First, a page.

Dismantling the Postcard wall and getting rather nostalgic about it

I’m moving out of my flat on the 15th of June, which is, objectively, still more than a month away. However, spending so much time inside this flat lately has really made me think about what this flat means (and has meant) to me and what the future will hopefully bring, and in a fit of … not really inspiration and definitely not passion, but in a fit of something, I decided to dismantle my postcard wall today.

I love my postcard wall. When I first moved to Kristiansand I bought my first ever mailbox, and for a couple of moments, I felt like a proper adult. To fill the mailbox with nice things, I joined Postcrossing, and since September 2018 I’ve sent 203 cards and received 202. Every single card has been meticulously pinned to my wall, and today I’ve taken them all down. It took me about an hour – I wanted to have a read through, and properly look at all of them, not just tear them down.

The postcard wall has served as an interesting and unique piece of decoration to make a student flat seem a bit less dull (and orange, that wall is oh so very orange). It was the one thing people always commented on when they entered my flat; there was always a “wow” or a “what on earth is all this?” But more important than that – it made the flat feel a bit less temporary. The postcard wall was “my thing”; 202 greetings from 202 people I’ve never met, 202 people’s handwritings and well-wishes from around the world, and something that slowly built itself up around me. And as I was taking the cards down, I looked at so many of them and I realised that I can remember receiving almost all of them. I remember when specific cards popped into my mailbox, how quickly I ran inside to register them and pop a message back to the sender, before putting them up on the wall, contemplating whether the front or the back should be on show. I do not know where any of the cards I’ve sent ended up, but maybe they’re on someone else’s postcard wall, or in an album or a box that someone flicks through when they need a smile or a giggle. The postcard wall has definitely made me feel safe and at home, like I’m surrounded by these snippets of time, these conversations happening at kitchen tables and desks all around the globe. What a privilege to get to be a part of such a thing.

I’ve moved six times in the last six years, but this is the first flat I’m genuinely sad to leave. Taking down this wall, which I’ve appreciated so much, felt like the first step to taking my time to thank the flat and start moving out of it. Having to rush all of these cards down, while simultaneously trying to pack up everything else just felt wrong; the cards needed their own time and their own moments. Silly, I know, but it just felt right.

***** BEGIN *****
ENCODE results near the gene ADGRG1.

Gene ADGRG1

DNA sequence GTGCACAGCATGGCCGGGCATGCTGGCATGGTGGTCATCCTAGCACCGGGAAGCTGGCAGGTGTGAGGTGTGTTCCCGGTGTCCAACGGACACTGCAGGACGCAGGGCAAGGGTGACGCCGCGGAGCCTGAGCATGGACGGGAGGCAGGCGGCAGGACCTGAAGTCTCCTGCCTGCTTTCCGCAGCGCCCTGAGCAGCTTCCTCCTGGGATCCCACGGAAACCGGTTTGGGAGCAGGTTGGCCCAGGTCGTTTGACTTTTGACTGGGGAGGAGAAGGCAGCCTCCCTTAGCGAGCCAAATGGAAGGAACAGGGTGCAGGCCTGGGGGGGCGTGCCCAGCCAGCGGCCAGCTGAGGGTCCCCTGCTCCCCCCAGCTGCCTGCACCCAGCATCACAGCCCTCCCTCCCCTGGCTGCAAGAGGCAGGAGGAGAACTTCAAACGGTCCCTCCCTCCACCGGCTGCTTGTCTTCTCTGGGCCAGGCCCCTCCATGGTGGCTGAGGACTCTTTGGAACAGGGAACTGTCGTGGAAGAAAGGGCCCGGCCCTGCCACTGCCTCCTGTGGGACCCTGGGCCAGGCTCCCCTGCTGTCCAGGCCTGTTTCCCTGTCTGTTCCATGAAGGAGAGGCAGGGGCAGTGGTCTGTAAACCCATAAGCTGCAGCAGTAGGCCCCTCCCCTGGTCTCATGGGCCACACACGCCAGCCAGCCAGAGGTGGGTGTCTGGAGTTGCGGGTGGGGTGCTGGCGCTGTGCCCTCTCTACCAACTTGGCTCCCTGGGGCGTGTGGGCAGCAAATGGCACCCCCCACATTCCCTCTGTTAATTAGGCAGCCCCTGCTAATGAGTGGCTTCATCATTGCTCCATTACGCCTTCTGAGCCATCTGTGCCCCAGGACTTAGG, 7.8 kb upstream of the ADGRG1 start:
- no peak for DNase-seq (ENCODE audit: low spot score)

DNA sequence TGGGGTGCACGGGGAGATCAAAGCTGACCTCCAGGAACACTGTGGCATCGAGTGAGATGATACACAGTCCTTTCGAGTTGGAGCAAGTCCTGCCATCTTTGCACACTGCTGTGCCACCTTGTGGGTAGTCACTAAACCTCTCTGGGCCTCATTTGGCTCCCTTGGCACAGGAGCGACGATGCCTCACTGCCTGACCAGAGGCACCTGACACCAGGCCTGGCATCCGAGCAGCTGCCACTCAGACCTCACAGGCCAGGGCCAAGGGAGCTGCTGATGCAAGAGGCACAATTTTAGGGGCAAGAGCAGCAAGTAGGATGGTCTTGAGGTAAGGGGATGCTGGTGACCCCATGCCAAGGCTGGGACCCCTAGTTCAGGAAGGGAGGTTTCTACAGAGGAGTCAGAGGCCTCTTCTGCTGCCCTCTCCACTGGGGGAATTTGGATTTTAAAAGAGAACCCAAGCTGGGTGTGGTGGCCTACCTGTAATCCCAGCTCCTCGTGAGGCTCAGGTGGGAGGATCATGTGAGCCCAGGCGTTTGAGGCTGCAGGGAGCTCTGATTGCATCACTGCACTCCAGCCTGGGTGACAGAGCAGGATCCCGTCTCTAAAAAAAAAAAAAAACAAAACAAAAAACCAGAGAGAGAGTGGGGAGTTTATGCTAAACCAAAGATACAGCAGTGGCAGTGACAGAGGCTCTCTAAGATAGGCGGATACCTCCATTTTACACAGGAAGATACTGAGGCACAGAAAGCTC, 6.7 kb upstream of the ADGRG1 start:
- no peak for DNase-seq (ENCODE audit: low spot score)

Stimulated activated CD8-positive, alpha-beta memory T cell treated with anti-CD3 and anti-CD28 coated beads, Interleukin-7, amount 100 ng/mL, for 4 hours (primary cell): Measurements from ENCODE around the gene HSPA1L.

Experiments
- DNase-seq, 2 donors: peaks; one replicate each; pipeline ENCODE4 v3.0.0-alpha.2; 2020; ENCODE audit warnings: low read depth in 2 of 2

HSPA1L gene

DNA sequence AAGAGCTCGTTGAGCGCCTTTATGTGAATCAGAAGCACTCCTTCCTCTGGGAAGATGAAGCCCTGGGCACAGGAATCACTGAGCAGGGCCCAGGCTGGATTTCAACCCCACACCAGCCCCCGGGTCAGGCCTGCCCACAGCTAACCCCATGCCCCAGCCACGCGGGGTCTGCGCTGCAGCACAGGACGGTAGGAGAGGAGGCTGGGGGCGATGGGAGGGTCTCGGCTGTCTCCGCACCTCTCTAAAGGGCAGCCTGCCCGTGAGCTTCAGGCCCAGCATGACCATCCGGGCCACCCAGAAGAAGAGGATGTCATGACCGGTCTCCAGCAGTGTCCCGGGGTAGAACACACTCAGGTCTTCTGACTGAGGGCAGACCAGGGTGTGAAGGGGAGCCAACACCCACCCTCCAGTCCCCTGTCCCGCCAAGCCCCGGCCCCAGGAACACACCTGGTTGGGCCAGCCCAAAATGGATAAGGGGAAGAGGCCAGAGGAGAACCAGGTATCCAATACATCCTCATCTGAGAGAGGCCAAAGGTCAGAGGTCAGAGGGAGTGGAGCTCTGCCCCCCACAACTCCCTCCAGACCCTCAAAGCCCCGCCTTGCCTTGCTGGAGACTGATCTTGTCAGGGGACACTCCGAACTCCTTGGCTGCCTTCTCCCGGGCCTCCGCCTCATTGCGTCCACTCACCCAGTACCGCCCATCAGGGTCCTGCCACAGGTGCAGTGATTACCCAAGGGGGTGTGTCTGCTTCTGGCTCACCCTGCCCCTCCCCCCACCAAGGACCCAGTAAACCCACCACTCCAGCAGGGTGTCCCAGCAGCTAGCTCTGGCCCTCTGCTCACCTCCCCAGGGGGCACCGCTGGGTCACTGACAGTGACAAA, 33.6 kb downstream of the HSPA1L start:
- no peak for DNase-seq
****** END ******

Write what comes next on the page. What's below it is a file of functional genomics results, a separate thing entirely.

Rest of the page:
So here you go, I hope you enjoy this little snippet of how the postcard wall came to be history. A lot less dramatic than I make it sound, but to be fair, removing the first card felt quite dramatic to me. Then it became a bit meditative, as I read through the kind words of strangers who’ve all given me a little bit of their time on the back of a card, who all helped make this flat feel a little bit more like mine. And without planning for it, the very last card left on the wall, the very last to be carefully taken down, was actually the very first I received. Full circle, and all that.

Here’s to many more postcards, in many more mailboxes to come. I hope you’re having a lovely day, and that you’re staying safe wherever you are.

-Andrea

On the first day in August..

…I want to wake up by your side

How is it September already?
August really flew by this year, and I feel like the months just slipping through my fingers like sand in an hour glass (or something else equally poetic) has become the theme for these wrap-up posts. To be fair, come November I’ll be screaming “can’t it just be Christmas already??”, so not really sure I can be the one to talk, but right now at least, I feel like the days are passing just that bit too quickly.

August has been great though, and I’ve gotten to:

  • Start the month in France, plus stay in both a little gite + a tent in a campsite
  • Go swimming in a French lake + “float” across said lake on a homemade raft
  • Explore Tence and Chenereilles with Harvey
  • Bring Harvey back to Norway with me for three weeks, and show him my home in proper summer-gear
  • Spend more time with my nephew, plus introduce him to Harvey
  • Start my third year of uni!
  • Meet a lot of wonderful new people
  • Translate a few more services
  • Get back into my guide job and start a new part-time cleaning job on the side
  • Get some more writing done for the business
  • Receive 38 postcards through Postcrossing (!!!)